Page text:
July 7, 2012

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The Chapel of Saint Cathrine's Prison at Salamis in Cyprus

"Near Famagusta is another city called Salamis, set on the seashore, where there was once a noble and wealthy city. It is there that St. Catherine was born and her tomb remains still."
~ German priest Ludolf von Suchen of Westphalia
In the 12th century, the story of the beloved St. Catherine was brought to Europe by the Crusaders returning from their battles in the East. She was from a noble blood line of Roman emperors and her father was Constantine ( Constas), King of Salamis. In 290 A.D. Constantine was appointed the new ruler of Egypt. When Constantine left to rule Egypt, he decided to leave his brother in charge of the Salamis kingdom. Unexpectedly, Constantine died in Alexandria, Egypt. During this time, Catherine converted to Christianity and her conversion sent her uncle, the interim king, into a rage. He had Catherine imprisoned in Salamis, later in Paphos, and finally Alexandria, Egypt. She was brought before the new Alexandrian emperor, Emperor Maxentius, who had replaced her deceased father. Emperor Maxentius was persecuting Christians. Catherine reprimanded him for this cruelty and asked him to stop. Insulted and astounded at Catherine’s boldness, the Emperor held Catherine prisoner at his palace. He called his scholars in to try to trick her into committing heresy against the Roman religion so she could be put to death. However, she converted many of the Emperor’s scholars to Christianity with her eloquence and knowledge of religion and science. The Emperor became so outraged he had his scholars put to death and Catherine was tortured and thrown into the palace’s dungeon. The Empress, Maxentius’ wife, had heard of this extraordinary young woman. The Empress and the Emperor’s military general secretly snuck into the prison to meet and talk with Catherine. They listened to Catherine and were converted and baptized into Christianity. The Emperor discovered their secret encounter and had them, the Empress and his general, put to death. The Emperor ordered Catherine to be broken on the torturer's wheel, yet when she touched it, it was miraculous destroyed. Distraught and infuriated, Emperor Maxentius ordered Catherine to be beheaded. After her death, her body was carried to Mount Sinai by angels and the place where Catherine’s body was found is also believed to be the site of the burning bush seen by Moses. One of the royal tombs in Salamis is known as St. Catherine’s Prison. In spite of the many catastrophic earthquakes that destroyed Salamis, St. Catherine’s Prison has remained intact throughout the ages.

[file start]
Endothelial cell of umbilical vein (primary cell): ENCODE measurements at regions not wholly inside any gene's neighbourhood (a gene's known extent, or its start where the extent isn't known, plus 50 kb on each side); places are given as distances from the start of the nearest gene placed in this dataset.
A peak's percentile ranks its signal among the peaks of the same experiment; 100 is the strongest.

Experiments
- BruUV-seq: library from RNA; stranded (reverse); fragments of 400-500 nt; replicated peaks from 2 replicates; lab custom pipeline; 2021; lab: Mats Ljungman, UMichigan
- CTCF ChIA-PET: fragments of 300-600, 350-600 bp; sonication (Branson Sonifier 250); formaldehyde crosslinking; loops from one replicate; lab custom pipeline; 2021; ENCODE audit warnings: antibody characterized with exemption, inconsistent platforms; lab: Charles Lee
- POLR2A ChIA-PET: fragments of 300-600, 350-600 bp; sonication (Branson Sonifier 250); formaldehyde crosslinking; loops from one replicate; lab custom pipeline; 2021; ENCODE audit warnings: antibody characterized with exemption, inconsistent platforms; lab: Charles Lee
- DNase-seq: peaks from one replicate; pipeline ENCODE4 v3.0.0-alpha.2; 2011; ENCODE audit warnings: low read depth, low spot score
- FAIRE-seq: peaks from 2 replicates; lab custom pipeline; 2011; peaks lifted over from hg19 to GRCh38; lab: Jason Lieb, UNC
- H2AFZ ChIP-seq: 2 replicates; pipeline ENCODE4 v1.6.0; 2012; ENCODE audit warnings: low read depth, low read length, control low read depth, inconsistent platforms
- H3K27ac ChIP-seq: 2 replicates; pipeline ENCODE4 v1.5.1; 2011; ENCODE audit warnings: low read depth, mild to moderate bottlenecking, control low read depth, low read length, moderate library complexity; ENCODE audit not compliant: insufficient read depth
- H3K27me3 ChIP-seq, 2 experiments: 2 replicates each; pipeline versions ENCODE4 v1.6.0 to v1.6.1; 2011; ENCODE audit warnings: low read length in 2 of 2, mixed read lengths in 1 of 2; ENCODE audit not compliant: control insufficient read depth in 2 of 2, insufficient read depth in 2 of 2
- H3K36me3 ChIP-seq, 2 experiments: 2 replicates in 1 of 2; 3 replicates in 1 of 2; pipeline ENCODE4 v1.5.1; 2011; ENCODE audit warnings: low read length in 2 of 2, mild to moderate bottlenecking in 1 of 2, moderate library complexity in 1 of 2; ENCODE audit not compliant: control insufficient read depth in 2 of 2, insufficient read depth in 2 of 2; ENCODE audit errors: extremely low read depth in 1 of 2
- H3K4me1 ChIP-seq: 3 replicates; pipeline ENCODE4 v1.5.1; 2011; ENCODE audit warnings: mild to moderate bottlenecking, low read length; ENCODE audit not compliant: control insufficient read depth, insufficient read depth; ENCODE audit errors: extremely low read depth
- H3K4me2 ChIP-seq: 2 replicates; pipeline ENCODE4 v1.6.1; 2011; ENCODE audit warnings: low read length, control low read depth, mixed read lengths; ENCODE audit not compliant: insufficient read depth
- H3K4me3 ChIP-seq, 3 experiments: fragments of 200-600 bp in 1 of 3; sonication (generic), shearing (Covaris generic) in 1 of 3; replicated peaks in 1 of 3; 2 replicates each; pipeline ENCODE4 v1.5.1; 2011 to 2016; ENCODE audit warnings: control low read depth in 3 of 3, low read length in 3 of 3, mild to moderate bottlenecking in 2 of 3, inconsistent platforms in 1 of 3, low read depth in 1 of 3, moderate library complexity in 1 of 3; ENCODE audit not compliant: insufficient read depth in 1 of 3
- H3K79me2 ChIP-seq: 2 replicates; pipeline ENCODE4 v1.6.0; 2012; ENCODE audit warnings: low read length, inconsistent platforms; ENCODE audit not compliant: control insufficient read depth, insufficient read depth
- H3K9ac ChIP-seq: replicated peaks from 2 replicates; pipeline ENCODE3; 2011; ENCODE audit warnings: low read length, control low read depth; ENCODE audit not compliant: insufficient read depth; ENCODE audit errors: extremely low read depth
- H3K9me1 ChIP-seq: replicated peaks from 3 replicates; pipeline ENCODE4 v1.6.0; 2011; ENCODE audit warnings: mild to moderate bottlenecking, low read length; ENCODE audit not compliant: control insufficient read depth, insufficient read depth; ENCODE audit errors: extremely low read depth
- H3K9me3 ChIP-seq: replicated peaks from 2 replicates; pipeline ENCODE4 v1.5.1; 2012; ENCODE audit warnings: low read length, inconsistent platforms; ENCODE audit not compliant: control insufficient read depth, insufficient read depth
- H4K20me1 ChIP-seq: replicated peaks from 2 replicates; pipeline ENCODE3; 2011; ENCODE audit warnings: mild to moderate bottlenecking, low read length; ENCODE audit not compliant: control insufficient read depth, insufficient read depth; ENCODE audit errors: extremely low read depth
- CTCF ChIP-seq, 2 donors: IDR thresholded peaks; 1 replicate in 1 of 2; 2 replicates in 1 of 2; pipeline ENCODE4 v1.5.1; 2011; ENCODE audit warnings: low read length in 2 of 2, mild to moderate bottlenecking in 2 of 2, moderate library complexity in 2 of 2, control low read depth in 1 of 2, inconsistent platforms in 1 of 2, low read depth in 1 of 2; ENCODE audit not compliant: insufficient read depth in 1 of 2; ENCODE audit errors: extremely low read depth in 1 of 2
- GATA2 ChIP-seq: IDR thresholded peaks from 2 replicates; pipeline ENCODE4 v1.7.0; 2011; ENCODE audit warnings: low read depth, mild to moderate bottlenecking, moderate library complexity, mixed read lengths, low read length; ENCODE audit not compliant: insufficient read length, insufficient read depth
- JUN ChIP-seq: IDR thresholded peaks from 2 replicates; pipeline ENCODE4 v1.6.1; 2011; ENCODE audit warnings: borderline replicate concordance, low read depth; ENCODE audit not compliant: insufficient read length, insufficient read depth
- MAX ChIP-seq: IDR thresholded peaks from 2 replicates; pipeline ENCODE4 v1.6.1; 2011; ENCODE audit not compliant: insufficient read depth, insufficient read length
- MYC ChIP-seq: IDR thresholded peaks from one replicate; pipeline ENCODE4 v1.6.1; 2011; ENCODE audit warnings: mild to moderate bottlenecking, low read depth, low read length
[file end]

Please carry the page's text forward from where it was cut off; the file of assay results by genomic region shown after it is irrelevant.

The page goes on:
From the 4th century, the Byzantines built a chapel on the top of the original 7th century B.C. tomb in Salamis, and dedicated it to Saint Catherine. The building was used as a Greek Orthodox chapel, a use which continued up until 1974. With the Turkish invasion in Cyprus, the area has become under Turkish control and like almost all Greek Orthodox places of worship in occupied north Cyprus, the chapel of Saint Cathrine's prison has been consecrated. The only reason it survives to this date is because it's located in Salamis and it has archaeological value as a prehistoric tomb. Inside, one could until recently see items of church furniture dotted around the t-shaped interior of the vaulted hall.

Today, the chapel of Saint Catherine's prison has been forgotten by all Cypriots, as well as the Church of Cyprus and the Cyprus Government. No mention is made, nor is anything written in Greek about this important archaeological and religious monument of Cyprus. If by chance someone asks a Cypriot in the street if there is such a monument Cyprus, he will be surprised and will reply that certainly such thing does not exist.

But let us see what relationship the Cypriots had with the chapel of Saint Catherine's prison before 1974, as we will read here:

The third megalithic building was built in response to a water spring of the once city of Salamis, near the homonymous town mentioned above, near a hill that contained a prehistoric grave. There , the British in 1896 discovered a stone room carved in the rock, with a large clay arch of huge volumes over the central room with a stone roof for cover. This building is from the Cypriot-Minoan era, namely the second half of 2000 BC. and is dedicated to Saint Catherine and is worshiped the same way as the Virgin Mary Faneromeni in Larnaca. The area between the hill and the building of the water spring is surrounded by a sacred grove with spinous shrubs (Zyzyphus Spina Christi L.), which currently is maintained intact with the same respect, just as 3.000 years ago. None, neither Christian nor Muslim dares to cut down any tree, or even to break a twig. And all this because they fear that the anger of Saint Catherine will strike them and be punished with blindness as sinners. When the trees grew old and died, new trees grew in their place. Only once a year at Easter, the inhabitants of the neighboring village of Saint Sergius, with the help of priests gathered the fallen trees and broken branches and burned them in the fire of Easter (lampratzia).

Magda Ohnefalsch-Richter
Greek Customs and traditions in Cyprus 1913
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